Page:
“The thrust is on continuous upgradation of seed quality, for which the company works in close coordination with the Indian Agriculture Research Institute.” (page 39)
What has driven the domestic growth in 2016-17:
“Consumer pack segment
…….Growth was stronger during the third and fourth quarter of the year driven by implementation of demonetisation which impacted the business of unorganised players who were unable to operate in cash crunch scenario. KRBL with its brand goodwill, robust distribution network and trade investments was able to capitalise on this opportunity and capture a significant share of market during this phase” (page 27)
“In India, the rural category of the basmati rice industry segment witnessed a 70% growth” (page 30)
“The average selling price for branded rice increased by 12.5% to Rs.45/ per kg in 2016-17 as compared to Rs.40/- per kg in 2015-16. As a result, the sales growth in value terms was higher compared to the volume terms.” (page 27)
“Company’s rice milling capacity of 195 MT/hour, the largest in the world, lends it a distinctive edge making operations extremely productive and cost effective. Besides, the company’s state of the art storage and warehousing capacities, innovative marketing approach, expanding distribution network, deep-rooted relations with farmers through structured contract farming……These strengths along with rising brand popularity positions the company favourably to capitalise on the growing demand for basmati rice within and outside India.” (page 25)
“ 250,000 acres — Contact rice farming network coverage” (page 25)
Macro level developments that can impact the company:
As per the table on page 19, India’s cereal exports declined in the last two years relative to 2016-17 both in terms of volume and value. This is really worrisome both for the farmer and the company, though no reasons were given by the company in the annual report.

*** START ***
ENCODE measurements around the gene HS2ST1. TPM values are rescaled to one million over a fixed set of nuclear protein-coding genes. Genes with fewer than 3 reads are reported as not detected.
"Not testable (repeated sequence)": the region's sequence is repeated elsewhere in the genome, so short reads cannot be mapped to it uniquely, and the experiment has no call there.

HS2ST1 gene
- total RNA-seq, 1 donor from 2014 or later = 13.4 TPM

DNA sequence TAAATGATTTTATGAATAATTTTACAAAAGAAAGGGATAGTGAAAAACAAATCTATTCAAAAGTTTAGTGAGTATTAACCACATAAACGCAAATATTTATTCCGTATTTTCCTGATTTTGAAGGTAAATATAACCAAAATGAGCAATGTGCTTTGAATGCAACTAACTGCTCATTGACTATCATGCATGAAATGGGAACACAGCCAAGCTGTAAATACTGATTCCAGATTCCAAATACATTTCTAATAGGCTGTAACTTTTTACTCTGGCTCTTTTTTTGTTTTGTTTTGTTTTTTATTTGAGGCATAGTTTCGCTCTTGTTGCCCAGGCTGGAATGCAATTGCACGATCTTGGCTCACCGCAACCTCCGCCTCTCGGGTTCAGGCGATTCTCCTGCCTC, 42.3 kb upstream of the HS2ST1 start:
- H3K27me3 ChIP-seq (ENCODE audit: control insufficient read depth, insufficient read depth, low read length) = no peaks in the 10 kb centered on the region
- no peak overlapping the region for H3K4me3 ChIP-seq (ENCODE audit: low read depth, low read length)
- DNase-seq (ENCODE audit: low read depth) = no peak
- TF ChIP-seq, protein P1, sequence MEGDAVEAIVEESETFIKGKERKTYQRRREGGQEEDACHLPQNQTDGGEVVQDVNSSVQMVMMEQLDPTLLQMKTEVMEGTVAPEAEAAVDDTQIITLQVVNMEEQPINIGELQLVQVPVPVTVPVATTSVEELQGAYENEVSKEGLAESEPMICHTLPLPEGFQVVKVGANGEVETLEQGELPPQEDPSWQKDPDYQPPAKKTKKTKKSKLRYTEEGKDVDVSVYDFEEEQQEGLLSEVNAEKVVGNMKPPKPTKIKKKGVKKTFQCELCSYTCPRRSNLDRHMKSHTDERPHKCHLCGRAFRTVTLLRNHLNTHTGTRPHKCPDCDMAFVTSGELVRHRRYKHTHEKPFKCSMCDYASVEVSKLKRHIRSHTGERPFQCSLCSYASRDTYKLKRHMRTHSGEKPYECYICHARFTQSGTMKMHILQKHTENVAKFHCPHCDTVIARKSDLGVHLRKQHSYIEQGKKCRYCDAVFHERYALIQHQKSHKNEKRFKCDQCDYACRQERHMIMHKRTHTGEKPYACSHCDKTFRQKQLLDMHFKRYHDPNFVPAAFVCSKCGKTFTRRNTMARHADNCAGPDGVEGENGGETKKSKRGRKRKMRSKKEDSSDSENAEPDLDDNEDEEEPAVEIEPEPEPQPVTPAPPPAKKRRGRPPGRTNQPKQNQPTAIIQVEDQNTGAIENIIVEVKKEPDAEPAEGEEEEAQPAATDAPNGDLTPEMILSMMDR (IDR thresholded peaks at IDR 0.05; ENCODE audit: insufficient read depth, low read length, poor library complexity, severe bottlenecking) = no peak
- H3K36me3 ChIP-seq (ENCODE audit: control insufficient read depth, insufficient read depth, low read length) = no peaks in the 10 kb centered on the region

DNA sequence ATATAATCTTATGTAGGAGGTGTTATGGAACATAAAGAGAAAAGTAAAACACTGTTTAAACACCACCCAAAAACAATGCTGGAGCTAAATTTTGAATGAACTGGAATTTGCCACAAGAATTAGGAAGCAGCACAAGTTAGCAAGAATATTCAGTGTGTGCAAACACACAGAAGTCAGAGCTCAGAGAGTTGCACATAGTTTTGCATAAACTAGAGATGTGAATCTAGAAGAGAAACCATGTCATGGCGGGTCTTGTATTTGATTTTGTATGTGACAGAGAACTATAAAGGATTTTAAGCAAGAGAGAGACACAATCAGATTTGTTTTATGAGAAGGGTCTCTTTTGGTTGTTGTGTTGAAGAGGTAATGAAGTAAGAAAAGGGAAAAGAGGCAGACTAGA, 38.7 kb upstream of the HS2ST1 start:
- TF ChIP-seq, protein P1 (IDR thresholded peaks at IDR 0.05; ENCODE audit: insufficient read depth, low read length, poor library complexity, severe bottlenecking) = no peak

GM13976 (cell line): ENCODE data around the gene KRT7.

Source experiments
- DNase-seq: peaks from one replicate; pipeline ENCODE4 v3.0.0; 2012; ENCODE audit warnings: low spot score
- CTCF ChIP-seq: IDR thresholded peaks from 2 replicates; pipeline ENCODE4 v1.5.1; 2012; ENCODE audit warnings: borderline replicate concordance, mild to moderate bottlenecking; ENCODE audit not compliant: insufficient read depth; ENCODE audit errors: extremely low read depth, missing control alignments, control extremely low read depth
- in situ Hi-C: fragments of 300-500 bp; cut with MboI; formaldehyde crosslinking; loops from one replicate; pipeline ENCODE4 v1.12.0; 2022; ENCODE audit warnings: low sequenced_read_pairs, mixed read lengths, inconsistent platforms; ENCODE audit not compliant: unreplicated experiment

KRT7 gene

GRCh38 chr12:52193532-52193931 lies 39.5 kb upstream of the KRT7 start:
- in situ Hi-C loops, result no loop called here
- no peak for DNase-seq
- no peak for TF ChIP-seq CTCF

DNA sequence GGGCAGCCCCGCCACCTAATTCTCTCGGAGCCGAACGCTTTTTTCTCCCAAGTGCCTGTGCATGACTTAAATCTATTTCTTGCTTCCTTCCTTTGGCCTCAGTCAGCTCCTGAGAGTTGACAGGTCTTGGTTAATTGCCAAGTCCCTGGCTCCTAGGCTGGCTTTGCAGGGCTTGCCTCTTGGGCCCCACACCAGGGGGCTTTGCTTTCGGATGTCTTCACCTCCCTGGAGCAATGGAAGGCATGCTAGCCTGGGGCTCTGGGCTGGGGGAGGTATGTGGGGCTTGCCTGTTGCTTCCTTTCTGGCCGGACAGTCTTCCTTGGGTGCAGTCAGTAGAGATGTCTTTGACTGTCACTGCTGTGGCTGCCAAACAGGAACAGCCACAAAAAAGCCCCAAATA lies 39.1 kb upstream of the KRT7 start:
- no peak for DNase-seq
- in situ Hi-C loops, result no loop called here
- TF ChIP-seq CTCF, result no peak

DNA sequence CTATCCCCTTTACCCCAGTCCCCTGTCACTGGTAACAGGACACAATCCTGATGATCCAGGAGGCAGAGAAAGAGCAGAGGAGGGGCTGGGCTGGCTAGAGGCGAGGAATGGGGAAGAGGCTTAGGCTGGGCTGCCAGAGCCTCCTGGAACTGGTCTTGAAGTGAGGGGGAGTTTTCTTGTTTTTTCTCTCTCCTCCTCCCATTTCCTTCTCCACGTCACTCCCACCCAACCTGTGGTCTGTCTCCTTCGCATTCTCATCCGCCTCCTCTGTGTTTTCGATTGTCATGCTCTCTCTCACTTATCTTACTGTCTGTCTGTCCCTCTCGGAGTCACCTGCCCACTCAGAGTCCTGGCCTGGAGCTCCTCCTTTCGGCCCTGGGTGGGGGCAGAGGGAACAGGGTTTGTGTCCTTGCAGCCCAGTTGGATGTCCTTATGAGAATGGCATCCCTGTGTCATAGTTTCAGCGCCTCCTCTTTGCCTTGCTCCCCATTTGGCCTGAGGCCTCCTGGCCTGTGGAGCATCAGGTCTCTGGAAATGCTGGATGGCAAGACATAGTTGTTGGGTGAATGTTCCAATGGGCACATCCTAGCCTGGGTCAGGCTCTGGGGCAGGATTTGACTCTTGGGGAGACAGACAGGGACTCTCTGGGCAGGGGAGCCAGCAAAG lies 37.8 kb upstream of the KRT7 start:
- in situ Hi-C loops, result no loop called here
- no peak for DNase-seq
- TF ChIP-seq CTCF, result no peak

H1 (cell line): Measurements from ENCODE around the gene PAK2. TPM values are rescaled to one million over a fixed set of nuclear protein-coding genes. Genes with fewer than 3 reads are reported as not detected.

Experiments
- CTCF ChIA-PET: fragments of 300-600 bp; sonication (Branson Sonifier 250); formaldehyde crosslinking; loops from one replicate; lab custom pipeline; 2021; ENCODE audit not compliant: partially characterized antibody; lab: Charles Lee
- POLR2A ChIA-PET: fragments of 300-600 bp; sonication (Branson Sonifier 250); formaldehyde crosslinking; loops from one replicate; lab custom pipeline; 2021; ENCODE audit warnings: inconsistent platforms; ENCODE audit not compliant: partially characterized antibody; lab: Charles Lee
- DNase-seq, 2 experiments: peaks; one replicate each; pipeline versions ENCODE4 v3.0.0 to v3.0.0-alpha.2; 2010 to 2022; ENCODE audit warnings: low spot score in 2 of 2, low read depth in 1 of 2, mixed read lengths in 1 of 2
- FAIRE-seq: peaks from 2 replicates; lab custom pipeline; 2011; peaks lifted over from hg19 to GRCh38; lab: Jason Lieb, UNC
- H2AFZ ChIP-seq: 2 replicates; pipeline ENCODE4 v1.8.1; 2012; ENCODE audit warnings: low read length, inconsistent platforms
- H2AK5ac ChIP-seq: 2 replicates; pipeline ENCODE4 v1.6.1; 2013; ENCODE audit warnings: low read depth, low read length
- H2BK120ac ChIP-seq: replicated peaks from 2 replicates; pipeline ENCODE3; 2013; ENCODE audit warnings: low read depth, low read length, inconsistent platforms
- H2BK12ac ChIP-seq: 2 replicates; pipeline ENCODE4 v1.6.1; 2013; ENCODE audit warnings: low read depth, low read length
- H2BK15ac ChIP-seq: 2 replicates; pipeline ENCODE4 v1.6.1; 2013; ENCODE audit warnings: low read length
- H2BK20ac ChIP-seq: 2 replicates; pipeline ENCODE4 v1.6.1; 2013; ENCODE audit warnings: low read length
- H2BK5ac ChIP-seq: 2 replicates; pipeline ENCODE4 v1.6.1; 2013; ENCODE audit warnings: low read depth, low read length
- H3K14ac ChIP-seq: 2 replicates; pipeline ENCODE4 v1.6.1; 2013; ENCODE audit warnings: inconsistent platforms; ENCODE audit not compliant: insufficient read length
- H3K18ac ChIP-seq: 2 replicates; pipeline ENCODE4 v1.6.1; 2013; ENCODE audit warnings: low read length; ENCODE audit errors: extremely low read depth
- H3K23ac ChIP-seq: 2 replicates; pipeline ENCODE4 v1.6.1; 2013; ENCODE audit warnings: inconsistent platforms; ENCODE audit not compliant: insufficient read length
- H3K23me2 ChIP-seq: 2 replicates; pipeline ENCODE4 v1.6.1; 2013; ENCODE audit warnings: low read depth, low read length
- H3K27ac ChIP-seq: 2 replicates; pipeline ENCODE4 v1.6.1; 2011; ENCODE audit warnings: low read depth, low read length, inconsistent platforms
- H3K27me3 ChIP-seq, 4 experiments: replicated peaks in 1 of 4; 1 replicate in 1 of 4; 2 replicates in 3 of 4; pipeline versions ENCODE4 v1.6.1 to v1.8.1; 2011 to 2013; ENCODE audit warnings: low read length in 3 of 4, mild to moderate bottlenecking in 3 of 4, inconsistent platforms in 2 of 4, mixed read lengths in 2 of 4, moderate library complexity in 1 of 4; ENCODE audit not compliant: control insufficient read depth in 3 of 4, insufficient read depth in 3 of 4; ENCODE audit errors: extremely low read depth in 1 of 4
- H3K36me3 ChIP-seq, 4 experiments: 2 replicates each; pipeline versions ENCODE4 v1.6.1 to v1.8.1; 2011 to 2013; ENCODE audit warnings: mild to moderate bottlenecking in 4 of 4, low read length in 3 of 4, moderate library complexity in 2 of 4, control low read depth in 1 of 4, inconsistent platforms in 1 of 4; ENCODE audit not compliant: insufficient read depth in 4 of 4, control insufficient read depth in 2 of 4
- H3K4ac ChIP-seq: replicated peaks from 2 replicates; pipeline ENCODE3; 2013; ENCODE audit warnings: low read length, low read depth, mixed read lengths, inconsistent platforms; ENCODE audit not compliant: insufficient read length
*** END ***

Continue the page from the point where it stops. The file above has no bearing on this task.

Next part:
Basmati rice realisation per ton in the international market for 2016-17 came in at Rs.54,016.58 vs Rs.78,026.17 in 2013-14 — a 30% drop. While optimistically, we can expect prices going back to those levels sometime in the next 2-3 years (this will benefit the company immensely because ~30% of revenue is exports and if that goes up 30% by value terms, it is a straight addition of 9% of revenue to the PBT, other things being equal), company’s current annual report is silent on the prices in international markets though fleetingly it says “ the average realisations are likely to increase which in turn shall boost revenues” (page 20)
“For enhancing the farmers’ income the government focusses on developing a model of contract farming and delisting perishables from APMCs such that farmers can directly sell produce to consumers for earning better margins.” (page 13)
Government of India is seriously thinking about contract farming. Here is the latest news item:
Analysis: (all data sourced from Ace Equity software)
How did this company perform in the last 11 years ie., commencing Mar 2006 till Mar 2017:
Total Income CAGR ~ 14%,
PBIT CAGR ~ 20%
PAT CAGR ~ 25.7%
Net worth CAGR (after giving dividend every year without a miss during this period) ~ 20%
Total Debt CAGR ~ 8.33%
Gross Block (now called, Property, plant and equipment) CAGR ~ 22%
Net Block (now called, Property, plant and equipment) CAGR ~ 21%
Average tax rate ~ 23% (last year tax rate 22.96%) (last five years average ~ 24%)
Average RoCE ~ 15.93% (last five years average ~18.37%)
Average RoE ~19.73% (last five years average: ~ 23%)
Average PATM ~ 7.25% (last five years average ~ 9.29%)
Dividend CAGR ~ 25%
Share price CAGR ~ 33.7% (adjusted to splits, if any)
PE CAGR ~ 7.3%
Current PE ~ 24.28x
Surprisingly, in spite of such a track record of dividends and earnings, no mutual fund was holding these shares as of June 2017.
Disclosure: I own this stock